As I wrote two weeks ago:
"The RDM put database management on a formal, scientific foot. Consequently, tool experience and relational terminology are insufficient -- foundation knowledge is necessary. Unfortunately, most data professionals do not possess it, in part because they have been misled by the industry and in part because few go through an education -- as distinct from training -- program that teaches the RDM and teaches it correctly. Consequently, even those with the heart in the right place defend the RDM without a full understanding, their views distorted by what passes for it (stay tuned for a debunking of such a recent example)."
I will now fulfill the promise by debunking just such a "heart-in-the-right-place" defense of the RDM. 

Sunday, September 10, 2017

This Week

1. Database Truth of the Week

“A network is a directed acyclic graph (the "direction" of the transitive relationship) and, thus, amenable to transitive closure (TC). In the Relational Data Model (RDM) that usually means the smallest set that includes all the members that satisfy the transitive relationship in question (for the count of each object type the closure is computed and the count ignores level). While the Relational Data Model (RDM) can handle an important subset of graph theory via special graph domain operators and extensions to the original relational operators, which could be made efficient, it is a very difficult problem. Certain computations on finite sets such as TC are not in general computable in a language based on first order predicate logic (FOPL) that is declarative, decidable and supports physical independence (PI) -- a core relational objective. They require a computationally complete language (CCL) that is imperative and recursive.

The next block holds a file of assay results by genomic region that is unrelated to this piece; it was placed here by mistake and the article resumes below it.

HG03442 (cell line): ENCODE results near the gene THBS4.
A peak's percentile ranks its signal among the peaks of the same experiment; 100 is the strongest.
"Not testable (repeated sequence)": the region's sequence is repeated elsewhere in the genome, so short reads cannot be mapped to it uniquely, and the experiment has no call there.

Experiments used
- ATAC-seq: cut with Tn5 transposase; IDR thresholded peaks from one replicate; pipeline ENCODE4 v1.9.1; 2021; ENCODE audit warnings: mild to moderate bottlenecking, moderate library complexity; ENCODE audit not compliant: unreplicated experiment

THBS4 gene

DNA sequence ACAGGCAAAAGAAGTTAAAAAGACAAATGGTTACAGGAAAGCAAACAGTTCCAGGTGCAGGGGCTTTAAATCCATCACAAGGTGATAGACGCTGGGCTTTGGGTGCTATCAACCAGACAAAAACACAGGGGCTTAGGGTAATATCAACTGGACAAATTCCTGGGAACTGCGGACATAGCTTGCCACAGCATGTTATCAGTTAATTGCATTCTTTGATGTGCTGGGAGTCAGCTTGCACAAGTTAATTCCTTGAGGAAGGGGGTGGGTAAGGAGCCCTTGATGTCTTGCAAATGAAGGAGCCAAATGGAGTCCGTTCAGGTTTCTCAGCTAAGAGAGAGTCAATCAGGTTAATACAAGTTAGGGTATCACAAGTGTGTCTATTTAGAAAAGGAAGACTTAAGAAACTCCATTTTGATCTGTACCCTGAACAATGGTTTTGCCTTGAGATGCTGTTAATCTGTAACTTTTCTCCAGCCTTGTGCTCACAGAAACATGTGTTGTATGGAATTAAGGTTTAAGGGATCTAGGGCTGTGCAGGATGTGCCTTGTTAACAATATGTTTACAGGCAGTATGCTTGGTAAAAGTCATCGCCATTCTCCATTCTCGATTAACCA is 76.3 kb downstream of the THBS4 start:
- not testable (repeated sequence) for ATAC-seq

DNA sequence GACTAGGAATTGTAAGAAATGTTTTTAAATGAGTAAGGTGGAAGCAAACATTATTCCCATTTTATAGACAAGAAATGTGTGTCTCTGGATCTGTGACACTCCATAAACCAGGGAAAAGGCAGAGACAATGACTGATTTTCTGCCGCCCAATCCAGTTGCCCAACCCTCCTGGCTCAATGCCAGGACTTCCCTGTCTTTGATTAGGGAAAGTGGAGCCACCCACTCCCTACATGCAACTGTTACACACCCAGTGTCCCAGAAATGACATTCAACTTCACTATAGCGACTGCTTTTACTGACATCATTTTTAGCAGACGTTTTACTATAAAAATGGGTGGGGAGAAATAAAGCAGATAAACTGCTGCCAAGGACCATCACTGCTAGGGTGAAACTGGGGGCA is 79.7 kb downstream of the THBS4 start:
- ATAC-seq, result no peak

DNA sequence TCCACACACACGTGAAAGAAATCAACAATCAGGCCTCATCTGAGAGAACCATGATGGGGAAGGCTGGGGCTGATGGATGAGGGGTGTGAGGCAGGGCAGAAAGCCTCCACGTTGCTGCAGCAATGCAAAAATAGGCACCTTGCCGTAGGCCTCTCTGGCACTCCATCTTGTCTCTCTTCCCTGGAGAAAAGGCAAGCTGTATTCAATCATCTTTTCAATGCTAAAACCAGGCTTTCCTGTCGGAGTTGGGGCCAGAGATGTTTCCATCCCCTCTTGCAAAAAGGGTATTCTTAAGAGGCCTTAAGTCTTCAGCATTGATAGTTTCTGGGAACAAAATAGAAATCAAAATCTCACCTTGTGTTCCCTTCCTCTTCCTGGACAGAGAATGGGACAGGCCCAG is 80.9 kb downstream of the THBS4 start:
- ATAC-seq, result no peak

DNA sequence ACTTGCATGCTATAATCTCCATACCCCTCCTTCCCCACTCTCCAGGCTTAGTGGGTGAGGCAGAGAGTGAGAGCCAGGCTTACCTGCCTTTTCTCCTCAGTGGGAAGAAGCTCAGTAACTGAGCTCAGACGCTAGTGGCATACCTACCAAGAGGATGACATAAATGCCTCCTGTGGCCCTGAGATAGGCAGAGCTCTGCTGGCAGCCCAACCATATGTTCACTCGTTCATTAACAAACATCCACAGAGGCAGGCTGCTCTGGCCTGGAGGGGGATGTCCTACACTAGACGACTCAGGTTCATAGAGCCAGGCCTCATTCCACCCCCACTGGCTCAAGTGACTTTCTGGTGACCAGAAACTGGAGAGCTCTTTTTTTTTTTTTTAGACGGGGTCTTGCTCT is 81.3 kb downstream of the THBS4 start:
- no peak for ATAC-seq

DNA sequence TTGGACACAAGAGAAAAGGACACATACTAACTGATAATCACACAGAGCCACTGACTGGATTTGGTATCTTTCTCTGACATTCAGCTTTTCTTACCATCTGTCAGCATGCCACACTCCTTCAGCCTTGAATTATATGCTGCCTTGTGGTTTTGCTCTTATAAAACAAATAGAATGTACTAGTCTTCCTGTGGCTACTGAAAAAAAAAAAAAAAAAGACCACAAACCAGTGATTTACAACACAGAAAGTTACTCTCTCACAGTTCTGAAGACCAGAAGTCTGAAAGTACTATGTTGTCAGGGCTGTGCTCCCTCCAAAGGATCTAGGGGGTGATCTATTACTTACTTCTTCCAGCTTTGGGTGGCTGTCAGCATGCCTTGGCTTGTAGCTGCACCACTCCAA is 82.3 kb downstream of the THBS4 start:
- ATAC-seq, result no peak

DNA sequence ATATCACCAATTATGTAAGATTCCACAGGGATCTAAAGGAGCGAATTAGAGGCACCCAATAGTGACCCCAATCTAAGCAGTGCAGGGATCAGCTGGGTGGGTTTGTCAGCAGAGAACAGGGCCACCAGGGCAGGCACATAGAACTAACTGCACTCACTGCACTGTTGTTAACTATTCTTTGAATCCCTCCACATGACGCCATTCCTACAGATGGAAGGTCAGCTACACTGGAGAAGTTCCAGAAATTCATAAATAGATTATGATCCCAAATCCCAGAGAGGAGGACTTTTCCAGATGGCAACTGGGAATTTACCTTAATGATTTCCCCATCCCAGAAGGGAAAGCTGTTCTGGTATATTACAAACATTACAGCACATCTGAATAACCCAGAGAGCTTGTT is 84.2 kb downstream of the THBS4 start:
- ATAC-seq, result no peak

A ‘TC function’ can be implemented using a host CCL that returns its result in the form of a relation; then a symbol (i.e., pure syntax) of type relation can be defined in relational algebra that references/invokes that function. From within the algebra it appears to be just a relation and is up to the user to understand what the value of the returned relation means --i.e., that it represents the TC. That understanding/interpretation is outside the algebra and passed to users only via documentation (e.g., some meta-language).” --David McGoveran


2. What's Wrong With This Database Picture?

"I don’t like talking about the relational theory of data. It is absolutely fundamental to any deep understanding of data, but most practitioners get along fine without it. It’s more the implementers of database management systems (DBMSs) who need to understand relational theory, so teaching relational theory to ordinary practitioners is a bit like tormenting people with irrelevant theory before you let them get on with the business at hand. Moreover, some of those who understand relational theory use their knowledge to beat other people over the head with it. I don’t want to be associated with that high-handed approach to this important theory.